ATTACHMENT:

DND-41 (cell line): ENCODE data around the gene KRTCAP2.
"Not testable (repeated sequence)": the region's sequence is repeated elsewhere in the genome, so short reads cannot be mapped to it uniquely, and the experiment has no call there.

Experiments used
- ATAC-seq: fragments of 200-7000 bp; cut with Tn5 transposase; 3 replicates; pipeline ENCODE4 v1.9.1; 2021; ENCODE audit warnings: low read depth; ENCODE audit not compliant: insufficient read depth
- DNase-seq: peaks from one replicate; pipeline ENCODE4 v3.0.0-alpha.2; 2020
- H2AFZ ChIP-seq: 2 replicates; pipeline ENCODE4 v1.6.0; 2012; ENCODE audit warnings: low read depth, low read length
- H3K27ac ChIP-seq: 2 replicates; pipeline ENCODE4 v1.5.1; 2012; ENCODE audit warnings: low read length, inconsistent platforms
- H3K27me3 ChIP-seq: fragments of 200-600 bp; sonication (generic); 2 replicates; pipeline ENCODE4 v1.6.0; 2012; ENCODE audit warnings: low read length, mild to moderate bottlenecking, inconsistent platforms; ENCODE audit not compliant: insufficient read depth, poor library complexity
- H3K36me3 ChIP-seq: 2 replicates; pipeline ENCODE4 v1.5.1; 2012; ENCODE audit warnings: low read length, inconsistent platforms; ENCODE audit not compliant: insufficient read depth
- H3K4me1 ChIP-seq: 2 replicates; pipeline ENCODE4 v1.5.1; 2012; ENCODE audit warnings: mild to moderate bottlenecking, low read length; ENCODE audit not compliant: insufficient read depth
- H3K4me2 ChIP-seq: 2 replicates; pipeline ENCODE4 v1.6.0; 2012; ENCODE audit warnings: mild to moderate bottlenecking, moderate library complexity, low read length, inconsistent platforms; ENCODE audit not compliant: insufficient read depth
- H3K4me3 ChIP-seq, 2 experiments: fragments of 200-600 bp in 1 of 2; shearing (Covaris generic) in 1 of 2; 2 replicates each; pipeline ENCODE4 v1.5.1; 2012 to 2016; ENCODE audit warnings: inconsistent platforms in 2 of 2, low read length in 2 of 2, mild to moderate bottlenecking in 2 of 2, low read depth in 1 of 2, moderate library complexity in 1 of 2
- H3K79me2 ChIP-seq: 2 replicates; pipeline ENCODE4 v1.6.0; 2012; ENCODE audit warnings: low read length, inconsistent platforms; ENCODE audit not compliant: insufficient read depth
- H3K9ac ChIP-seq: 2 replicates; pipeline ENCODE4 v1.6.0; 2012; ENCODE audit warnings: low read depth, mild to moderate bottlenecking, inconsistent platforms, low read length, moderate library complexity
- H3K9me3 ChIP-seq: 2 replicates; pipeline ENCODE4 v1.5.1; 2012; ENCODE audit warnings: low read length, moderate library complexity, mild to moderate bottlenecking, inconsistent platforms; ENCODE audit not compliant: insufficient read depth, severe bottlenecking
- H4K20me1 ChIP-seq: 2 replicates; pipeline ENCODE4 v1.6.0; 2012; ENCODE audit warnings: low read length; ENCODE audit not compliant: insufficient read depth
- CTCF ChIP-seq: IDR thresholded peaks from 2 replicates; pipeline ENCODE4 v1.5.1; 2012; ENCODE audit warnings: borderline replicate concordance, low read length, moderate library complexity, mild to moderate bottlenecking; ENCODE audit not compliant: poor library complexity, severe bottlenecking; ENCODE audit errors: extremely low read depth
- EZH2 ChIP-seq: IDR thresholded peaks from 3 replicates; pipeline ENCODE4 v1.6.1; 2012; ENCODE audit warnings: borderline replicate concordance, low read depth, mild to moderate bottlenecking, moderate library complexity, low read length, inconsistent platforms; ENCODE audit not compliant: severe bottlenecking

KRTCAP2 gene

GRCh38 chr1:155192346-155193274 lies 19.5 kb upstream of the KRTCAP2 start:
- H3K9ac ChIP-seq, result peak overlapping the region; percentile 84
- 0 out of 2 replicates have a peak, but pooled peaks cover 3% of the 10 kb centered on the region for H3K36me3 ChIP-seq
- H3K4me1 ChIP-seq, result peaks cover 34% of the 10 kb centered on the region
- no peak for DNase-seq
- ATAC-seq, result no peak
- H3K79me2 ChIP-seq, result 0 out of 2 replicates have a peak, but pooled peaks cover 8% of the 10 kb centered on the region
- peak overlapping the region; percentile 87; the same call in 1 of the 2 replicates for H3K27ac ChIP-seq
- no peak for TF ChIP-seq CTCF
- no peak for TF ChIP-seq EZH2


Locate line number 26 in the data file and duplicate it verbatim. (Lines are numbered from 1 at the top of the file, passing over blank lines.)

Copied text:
- H3K79me2 ChIP-seq, result 0 out of 2 replicates have a peak, but pooled peaks cover 8% of the 10 kb centered on the region